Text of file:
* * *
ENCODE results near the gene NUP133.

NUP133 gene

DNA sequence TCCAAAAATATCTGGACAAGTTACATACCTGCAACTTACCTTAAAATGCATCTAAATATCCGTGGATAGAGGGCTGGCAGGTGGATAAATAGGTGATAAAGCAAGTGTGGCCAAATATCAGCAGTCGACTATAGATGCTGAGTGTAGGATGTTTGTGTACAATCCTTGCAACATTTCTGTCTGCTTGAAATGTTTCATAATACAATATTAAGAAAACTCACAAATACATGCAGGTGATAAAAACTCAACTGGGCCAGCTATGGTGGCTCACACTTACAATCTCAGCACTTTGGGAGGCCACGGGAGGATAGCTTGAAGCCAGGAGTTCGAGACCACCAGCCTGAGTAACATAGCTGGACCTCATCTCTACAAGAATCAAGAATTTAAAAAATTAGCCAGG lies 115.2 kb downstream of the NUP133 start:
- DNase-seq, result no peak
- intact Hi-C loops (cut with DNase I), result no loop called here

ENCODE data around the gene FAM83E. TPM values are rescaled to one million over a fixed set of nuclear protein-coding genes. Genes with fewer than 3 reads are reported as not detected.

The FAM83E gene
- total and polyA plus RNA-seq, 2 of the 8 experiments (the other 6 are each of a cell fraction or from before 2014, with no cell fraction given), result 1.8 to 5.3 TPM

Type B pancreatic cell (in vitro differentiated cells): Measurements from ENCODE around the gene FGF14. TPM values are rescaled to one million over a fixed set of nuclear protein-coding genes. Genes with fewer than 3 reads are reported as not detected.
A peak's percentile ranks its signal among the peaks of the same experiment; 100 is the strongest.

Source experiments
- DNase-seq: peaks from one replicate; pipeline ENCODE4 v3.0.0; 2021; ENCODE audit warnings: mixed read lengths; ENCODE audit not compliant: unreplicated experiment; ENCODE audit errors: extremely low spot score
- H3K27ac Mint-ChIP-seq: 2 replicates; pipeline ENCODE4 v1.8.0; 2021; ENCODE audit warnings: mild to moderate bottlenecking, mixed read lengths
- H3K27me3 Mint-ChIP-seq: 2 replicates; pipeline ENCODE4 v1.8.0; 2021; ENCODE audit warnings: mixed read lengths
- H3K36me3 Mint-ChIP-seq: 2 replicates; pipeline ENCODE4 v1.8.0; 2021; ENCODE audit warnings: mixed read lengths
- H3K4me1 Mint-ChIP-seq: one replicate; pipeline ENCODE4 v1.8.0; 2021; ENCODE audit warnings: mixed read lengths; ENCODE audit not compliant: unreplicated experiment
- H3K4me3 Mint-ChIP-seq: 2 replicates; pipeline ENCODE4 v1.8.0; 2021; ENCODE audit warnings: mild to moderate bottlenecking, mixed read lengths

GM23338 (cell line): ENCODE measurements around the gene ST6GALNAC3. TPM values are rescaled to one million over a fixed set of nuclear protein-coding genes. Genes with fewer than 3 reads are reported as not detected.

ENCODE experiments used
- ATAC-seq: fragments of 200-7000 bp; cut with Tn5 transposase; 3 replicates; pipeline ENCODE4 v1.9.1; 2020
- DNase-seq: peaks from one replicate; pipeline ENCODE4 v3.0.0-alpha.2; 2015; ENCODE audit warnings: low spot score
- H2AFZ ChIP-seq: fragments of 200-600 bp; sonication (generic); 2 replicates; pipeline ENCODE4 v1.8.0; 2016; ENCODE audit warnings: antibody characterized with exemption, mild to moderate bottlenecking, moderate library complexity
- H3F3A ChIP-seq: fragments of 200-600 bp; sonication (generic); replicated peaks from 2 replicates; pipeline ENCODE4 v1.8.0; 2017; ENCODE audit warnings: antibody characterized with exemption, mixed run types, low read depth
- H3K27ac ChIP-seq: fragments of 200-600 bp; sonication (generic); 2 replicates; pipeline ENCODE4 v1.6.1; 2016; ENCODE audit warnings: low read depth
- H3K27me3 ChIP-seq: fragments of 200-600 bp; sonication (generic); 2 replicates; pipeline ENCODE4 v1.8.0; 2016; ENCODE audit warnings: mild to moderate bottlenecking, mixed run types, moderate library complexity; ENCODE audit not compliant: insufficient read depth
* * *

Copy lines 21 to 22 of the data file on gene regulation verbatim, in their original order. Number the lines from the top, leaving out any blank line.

- DNase-seq: peaks from one replicate; pipeline ENCODE4 v3.0.0-alpha.2; 2015; ENCODE audit warnings: low spot score
- H2AFZ ChIP-seq: fragments of 200-600 bp; sonication (generic); 2 replicates; pipeline ENCODE4 v1.8.0; 2016; ENCODE audit warnings: antibody characterized with exemption, mild to moderate bottlenecking, moderate library complexity